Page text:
Today I meant to create a short facebook “status” about how calorie content has changed in fast-food from the 1960’s to today. However, this post turned into something much more. Not only did I realize that I wanted to provide a fun, and serious fact about fast-food in this day-and-age, but I also wanted to empower and relate to Americans. This post went like this …
“I rarely appreciate when I read posts bashing fast food or even healthy diets. Why? It isn’t because they aren’t true, but because these delicate topics should come from a place of love. I.e. this information should inspire others to feel empowered about how much “say” they have when it comes to their health and wellness. But, truly empowering information must come from a place of love, instead of superiority.
I thought the fact that proceeds at the end of this paragraph was interesting. As I move through my dietetic internship rotations to become a dietitian, I’m learning a lot, and re-learning a lot of old information. I began my journey as a nutritionist and now future dietitian 7 years ago. I will have been in the field of nutrition science for 8 years when I finish my internship next year. Since then I’ve been busy working on my undergraduate bachelors in dietetic science degree, Masters degree in nutrition and food science, various holistic nutrition workshops, yoga and related diet, reiki, and now my dietetic internship. It isn’t very often that I am sparked by a fact. The following is about food portion sizes and how they have changed since the 1960’s. We’ve heard a lot about this, even if you aren’t in the nutrition field, but this is a nice perspective. Whether you pass it on to our youth, your own children, future children, family or personally ….
“”In the 1960’s an average fast-food meal consisting of a hamburger, fries, and 12-oz cola provided 590 calories.“”
Guess how many calories a Super-Sized meal provides today?
1,500 calories …or more.
Majority of us need no more than 2,000 calories, per day, so 1,500 is a lot when put into perspective! But it’s more than just “calories” it’s what those calories are made of (nutrition vs. non-nutritious).
The super-sized meal is our countries idea of “value” and “savings.” I grew up being “treated” to fast-food a few times a month by my mom or parents of friends. I remember having the kids meal, and being SO excited for the toy! Sure this food had no nutritional value, but the experience is what I loved. While it’s the experience of eating food with no nutritional value is something I no longer wish to have, I realize that one day I’d like to encourage my own children to have healthier experiences. Fast-food was HUGE when the baby boomer generation grew up (1946-1964), and there wasn’t much to dislike about it. It was cheap, convenient, innovative, a social experience among teens, children and families, and there were no signs of heart disease or other health complications from this type of food. Many of our parents (I am from generation Y) shared in our experience of a “happy meal” with us as they reminisced about their upbringings.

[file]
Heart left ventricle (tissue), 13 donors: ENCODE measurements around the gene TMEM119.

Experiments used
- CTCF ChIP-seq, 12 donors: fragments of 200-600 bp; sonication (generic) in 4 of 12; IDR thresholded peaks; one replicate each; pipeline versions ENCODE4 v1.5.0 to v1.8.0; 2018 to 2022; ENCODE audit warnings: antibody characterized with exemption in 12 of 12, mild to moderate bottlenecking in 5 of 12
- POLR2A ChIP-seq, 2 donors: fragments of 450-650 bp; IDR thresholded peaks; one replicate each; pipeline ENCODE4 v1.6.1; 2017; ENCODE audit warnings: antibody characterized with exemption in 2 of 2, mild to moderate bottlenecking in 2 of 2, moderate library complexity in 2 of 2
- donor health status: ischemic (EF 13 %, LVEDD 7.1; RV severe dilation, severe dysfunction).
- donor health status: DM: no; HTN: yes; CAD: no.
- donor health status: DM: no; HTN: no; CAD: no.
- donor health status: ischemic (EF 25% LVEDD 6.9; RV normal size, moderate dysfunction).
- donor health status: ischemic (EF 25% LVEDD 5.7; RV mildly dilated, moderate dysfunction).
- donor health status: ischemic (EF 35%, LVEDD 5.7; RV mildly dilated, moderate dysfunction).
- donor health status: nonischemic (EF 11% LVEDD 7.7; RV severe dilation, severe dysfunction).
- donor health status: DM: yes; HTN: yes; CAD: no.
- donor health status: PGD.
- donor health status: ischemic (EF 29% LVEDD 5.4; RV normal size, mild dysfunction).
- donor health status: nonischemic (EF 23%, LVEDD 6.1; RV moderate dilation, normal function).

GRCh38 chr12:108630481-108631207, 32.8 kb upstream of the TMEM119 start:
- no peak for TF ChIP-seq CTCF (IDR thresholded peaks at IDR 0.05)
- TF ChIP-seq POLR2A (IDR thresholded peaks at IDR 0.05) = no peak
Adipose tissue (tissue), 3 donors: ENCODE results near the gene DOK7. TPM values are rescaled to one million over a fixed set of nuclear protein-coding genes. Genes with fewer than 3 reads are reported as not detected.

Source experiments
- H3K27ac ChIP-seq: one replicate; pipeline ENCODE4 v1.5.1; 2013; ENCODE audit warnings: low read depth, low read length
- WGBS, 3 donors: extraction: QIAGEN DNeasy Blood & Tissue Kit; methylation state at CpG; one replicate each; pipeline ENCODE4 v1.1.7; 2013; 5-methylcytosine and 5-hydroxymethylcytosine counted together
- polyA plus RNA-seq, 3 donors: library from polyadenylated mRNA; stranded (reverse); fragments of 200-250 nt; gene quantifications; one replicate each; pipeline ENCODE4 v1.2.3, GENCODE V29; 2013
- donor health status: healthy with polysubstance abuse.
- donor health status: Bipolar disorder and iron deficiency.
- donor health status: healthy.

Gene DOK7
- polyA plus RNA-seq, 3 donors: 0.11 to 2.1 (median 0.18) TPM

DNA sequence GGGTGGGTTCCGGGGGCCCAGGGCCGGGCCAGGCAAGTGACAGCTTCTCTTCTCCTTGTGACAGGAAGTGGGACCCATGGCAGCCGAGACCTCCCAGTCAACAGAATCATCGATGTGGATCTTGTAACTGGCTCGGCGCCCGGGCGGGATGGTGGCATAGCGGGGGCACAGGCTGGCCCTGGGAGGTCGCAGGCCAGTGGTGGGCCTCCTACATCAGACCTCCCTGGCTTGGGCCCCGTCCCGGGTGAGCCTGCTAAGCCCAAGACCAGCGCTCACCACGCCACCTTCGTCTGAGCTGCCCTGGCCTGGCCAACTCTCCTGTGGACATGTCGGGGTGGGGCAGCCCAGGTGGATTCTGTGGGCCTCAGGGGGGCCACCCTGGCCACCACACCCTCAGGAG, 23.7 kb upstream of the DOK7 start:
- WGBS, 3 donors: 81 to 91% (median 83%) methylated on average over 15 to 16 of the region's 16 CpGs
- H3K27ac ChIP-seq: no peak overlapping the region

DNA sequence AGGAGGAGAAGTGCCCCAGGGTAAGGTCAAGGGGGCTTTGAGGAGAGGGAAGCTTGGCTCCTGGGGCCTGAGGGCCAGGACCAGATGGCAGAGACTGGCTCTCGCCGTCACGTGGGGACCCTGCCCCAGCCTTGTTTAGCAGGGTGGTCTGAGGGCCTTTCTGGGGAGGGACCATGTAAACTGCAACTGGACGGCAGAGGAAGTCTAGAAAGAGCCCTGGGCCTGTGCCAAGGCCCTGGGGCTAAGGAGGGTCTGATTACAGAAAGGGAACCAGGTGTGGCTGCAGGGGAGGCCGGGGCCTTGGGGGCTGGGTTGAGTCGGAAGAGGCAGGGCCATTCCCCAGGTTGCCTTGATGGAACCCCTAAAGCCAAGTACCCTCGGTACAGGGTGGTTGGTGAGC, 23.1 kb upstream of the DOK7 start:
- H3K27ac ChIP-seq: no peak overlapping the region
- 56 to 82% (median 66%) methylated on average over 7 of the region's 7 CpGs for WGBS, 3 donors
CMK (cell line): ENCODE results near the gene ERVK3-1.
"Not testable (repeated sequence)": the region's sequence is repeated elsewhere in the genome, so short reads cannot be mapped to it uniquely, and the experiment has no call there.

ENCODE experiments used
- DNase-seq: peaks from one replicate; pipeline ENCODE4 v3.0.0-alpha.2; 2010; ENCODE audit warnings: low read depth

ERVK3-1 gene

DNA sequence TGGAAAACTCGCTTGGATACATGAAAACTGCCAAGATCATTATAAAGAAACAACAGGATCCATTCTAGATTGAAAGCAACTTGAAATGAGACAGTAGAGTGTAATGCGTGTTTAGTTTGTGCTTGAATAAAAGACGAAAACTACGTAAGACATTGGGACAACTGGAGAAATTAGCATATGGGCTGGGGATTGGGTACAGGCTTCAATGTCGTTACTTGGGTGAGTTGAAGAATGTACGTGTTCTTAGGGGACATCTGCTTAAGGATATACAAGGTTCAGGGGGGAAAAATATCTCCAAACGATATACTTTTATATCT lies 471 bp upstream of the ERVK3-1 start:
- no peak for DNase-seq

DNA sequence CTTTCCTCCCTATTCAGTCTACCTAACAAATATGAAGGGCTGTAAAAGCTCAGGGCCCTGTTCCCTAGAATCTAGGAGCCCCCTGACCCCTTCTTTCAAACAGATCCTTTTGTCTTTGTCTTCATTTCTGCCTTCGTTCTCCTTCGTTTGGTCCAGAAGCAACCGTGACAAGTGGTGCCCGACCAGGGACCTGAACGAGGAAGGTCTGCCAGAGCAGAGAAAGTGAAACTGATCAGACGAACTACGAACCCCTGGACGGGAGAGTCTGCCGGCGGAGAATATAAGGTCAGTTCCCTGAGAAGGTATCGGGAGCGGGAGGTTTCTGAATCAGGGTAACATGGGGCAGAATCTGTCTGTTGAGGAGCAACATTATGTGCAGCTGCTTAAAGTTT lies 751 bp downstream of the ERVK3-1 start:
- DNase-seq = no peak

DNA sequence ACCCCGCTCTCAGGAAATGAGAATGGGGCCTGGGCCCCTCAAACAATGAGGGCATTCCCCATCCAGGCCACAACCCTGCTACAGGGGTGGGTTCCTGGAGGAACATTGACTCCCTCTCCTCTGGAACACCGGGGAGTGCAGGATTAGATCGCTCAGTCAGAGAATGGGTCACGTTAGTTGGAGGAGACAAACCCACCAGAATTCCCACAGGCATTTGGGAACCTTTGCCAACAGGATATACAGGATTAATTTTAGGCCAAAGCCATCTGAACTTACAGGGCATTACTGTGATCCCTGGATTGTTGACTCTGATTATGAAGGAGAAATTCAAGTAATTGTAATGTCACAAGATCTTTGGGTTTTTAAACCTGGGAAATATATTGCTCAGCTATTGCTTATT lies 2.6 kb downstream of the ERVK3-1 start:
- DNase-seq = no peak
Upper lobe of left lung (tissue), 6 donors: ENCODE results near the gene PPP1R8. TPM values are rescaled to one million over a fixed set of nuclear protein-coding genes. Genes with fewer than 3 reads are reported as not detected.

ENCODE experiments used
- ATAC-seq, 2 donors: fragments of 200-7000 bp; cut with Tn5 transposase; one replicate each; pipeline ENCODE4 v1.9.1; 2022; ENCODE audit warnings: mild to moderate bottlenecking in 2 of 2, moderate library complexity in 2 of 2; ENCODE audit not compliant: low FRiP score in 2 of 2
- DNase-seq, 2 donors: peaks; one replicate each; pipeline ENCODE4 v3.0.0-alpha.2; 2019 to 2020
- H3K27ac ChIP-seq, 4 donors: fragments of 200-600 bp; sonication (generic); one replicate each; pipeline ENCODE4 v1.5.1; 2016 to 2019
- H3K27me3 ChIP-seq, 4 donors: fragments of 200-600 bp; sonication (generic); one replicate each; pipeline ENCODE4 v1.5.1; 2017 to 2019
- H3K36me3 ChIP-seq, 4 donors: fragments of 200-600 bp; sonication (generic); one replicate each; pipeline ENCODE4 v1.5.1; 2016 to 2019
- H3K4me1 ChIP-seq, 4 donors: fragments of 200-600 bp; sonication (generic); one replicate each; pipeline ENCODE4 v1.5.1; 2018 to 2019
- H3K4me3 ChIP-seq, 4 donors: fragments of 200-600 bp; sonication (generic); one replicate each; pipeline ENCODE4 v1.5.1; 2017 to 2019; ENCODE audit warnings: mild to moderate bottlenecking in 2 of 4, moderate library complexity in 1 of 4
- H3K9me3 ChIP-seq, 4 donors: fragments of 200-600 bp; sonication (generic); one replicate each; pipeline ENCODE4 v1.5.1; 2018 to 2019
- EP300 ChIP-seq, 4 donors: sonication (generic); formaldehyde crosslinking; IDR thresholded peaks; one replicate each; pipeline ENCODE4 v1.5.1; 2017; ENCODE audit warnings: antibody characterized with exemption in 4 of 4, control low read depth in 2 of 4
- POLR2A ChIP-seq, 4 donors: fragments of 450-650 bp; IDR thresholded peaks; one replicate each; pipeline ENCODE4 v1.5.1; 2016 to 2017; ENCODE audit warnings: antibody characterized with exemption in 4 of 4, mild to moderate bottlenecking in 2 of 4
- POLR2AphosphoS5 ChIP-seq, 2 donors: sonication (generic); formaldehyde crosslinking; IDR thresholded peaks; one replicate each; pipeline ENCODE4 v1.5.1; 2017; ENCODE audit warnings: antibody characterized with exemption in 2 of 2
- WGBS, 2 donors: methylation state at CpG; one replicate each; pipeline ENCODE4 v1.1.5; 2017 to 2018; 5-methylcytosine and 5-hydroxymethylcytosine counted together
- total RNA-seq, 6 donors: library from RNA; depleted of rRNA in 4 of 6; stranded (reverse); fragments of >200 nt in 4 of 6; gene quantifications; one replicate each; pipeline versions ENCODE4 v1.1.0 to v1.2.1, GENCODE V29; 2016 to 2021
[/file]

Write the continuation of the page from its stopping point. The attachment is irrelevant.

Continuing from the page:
The point is, times are changing, and when someone says …”Whats really so bad about fast-food?” Maybe we can stop and think about the changing times.
I’ll just come out and say it. I don’t think we should feed our youth or ourselves this food because the truth is, times are changing. The way meat is produced for fast-food chains is changing every year, and much of it is becoming not only nutritionally non-existent, but pretty toxic. Soda is difficult on the bones, teeth, stomach, blood glucose levels, fat storage, etc., and french fries can become carcinogenic (cancerous) when they have fillers added to them and/or are cooked in oil which is not pure. And now we have access to great food! With healthier food options becoming more and more in demand, prices are dropping, you just have to look around. And there are so many innovative ideas to sneak in healthier foods which taste great. You can comment or email me for tips and suggestions.
It blew my mind to see 590 calories, jump to 1,500, for one meal. That’s a 900 calorie increase in fat, carbohydrates, sugar content, for the same meal (much bigger portion)!
Nutrition is a preventative measure to help you enjoy life as a healthy, thriving individual no matter what age or health status. Finding inspiration and feeling empowered to take control of your health is an incredible venture, and small, manageable changes is all it takes. You’ve just got to do you’re best. We’re not perfect, we’re just here to experience life in darkness (negative) and in light (positive) …do your best, and remember you are human, you are not perfect.”
P.S. I am continuously getting stronger and stronger. There was a death in my family last week which set me back a bit, but this week has been great so far. I will post soon about my progress with overcoming lyme disease and getting back into exercise.
Photo found @ www.4eagleexpress.com